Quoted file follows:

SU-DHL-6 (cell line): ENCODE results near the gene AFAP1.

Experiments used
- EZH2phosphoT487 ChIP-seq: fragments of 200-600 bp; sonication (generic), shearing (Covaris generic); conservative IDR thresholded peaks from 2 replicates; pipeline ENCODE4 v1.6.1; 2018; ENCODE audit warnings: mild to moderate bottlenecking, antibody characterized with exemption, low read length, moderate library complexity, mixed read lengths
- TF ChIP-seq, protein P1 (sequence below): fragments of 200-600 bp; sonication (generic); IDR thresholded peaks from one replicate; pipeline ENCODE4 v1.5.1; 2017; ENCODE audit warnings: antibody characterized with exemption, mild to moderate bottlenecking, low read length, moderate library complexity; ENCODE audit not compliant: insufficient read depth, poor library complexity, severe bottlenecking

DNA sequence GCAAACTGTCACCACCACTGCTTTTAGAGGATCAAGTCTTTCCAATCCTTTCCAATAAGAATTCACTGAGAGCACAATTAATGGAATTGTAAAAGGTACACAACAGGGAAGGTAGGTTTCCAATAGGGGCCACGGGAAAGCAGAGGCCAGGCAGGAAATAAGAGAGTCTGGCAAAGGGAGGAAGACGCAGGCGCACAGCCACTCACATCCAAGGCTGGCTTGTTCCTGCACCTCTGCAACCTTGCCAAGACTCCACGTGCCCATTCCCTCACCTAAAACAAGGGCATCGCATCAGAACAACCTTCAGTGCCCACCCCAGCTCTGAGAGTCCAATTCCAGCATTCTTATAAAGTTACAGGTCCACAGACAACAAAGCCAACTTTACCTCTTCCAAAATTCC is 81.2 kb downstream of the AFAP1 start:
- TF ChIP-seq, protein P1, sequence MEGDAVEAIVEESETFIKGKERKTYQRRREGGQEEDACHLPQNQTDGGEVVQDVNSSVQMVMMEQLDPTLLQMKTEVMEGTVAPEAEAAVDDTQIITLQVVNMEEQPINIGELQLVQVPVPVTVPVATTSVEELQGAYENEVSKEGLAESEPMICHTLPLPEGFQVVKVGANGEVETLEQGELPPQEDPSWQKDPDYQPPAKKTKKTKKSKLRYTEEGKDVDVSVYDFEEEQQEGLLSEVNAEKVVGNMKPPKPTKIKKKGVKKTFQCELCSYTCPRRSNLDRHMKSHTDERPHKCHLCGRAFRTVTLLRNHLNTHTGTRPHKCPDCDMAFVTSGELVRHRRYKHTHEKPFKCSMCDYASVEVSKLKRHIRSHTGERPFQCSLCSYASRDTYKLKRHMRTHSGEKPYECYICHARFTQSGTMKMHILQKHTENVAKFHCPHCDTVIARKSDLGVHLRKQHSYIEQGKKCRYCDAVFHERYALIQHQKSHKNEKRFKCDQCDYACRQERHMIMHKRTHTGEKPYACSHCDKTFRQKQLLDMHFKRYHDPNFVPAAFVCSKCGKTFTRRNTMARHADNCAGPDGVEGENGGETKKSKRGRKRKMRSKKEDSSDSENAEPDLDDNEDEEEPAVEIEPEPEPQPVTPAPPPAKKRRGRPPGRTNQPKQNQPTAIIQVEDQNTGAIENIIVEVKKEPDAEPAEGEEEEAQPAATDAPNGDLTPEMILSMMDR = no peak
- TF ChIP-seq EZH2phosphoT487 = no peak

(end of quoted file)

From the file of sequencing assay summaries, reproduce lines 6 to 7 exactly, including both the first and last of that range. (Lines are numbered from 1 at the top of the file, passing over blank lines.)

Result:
- TF ChIP-seq, protein P1, sequence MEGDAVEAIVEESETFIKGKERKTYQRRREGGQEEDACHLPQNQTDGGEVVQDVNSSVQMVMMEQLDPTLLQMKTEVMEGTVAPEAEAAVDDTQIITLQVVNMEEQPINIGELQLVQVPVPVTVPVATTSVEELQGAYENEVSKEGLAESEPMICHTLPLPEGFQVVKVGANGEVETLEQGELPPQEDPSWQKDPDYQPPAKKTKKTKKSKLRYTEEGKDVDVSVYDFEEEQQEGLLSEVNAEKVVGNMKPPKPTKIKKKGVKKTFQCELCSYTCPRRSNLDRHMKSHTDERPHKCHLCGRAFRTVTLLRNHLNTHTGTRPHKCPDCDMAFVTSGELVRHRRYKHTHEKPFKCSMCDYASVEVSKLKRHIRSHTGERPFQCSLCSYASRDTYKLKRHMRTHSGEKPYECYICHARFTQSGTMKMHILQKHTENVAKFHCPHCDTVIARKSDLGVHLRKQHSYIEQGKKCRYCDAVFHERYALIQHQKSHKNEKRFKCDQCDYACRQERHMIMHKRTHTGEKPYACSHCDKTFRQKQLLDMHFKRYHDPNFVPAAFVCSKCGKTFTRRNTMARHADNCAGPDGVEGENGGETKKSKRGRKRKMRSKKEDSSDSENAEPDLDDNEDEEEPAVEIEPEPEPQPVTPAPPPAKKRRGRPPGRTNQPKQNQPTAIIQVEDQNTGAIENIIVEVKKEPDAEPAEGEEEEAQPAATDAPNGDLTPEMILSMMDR = no peak
- TF ChIP-seq EZH2phosphoT487 = no peak